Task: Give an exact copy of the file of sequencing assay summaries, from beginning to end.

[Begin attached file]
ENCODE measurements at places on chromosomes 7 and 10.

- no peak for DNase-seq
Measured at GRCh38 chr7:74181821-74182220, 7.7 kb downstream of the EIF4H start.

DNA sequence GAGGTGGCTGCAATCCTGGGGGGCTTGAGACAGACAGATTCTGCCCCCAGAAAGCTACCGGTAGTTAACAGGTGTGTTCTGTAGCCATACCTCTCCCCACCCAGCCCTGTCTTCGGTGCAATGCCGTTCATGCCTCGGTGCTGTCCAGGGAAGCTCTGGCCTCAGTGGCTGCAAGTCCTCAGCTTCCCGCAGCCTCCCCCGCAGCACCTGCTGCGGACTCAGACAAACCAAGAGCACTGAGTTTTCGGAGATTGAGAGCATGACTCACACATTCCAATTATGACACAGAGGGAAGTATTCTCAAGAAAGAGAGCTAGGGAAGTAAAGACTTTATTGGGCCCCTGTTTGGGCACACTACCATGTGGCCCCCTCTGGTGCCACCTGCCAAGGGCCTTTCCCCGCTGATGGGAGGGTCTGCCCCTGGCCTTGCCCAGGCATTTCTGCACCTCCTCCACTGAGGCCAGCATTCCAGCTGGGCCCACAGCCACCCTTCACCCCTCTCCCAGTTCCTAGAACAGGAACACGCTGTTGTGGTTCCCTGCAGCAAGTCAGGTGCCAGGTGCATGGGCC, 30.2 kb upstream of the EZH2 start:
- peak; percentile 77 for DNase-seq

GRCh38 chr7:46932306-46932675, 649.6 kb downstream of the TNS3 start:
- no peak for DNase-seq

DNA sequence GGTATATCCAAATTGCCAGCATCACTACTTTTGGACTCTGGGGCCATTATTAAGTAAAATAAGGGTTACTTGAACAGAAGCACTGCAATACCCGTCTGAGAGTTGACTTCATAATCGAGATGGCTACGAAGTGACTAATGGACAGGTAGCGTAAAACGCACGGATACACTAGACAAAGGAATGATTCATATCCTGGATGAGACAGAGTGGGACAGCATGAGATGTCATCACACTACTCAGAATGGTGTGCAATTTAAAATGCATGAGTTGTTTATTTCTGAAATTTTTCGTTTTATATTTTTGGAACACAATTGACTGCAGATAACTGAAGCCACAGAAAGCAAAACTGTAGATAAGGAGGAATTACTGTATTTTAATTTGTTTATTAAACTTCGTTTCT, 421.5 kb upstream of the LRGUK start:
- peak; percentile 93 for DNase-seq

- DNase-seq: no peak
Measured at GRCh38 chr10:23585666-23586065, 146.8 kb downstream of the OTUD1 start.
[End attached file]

ENCODE measurements at places on chromosomes 7 and 10.

- no peak for DNase-seq
Measured at GRCh38 chr7:74181821-74182220, 7.7 kb downstream of the EIF4H start.

DNA sequence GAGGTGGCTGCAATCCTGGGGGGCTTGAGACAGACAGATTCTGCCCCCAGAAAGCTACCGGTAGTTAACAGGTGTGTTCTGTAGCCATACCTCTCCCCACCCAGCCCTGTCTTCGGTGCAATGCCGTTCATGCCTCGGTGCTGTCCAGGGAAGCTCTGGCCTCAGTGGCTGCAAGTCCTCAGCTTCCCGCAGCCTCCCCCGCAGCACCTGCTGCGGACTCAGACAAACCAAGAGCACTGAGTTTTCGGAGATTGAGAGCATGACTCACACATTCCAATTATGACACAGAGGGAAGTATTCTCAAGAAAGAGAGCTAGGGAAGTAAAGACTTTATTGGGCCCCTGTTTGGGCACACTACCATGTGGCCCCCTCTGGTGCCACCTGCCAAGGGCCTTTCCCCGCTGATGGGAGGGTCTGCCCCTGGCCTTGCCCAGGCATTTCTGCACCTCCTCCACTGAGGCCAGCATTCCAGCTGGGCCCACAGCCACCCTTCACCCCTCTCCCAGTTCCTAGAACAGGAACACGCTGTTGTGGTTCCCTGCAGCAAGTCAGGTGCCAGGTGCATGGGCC, 30.2 kb upstream of the EZH2 start:
- peak; percentile 77 for DNase-seq

GRCh38 chr7:46932306-46932675, 649.6 kb downstream of the TNS3 start:
- no peak for DNase-seq

DNA sequence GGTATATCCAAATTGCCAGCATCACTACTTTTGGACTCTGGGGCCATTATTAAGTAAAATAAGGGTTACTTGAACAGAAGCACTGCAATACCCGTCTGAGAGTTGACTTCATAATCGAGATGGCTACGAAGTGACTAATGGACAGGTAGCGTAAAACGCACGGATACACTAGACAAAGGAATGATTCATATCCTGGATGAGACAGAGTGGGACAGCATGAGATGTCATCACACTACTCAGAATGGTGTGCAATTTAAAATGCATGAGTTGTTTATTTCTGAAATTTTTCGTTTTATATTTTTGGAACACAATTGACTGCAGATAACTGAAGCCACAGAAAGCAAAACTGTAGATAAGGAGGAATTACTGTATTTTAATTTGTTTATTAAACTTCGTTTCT, 421.5 kb upstream of the LRGUK start:
- peak; percentile 93 for DNase-seq

- DNase-seq: no peak
Measured at GRCh38 chr10:23585666-23586065, 146.8 kb downstream of the OTUD1 start.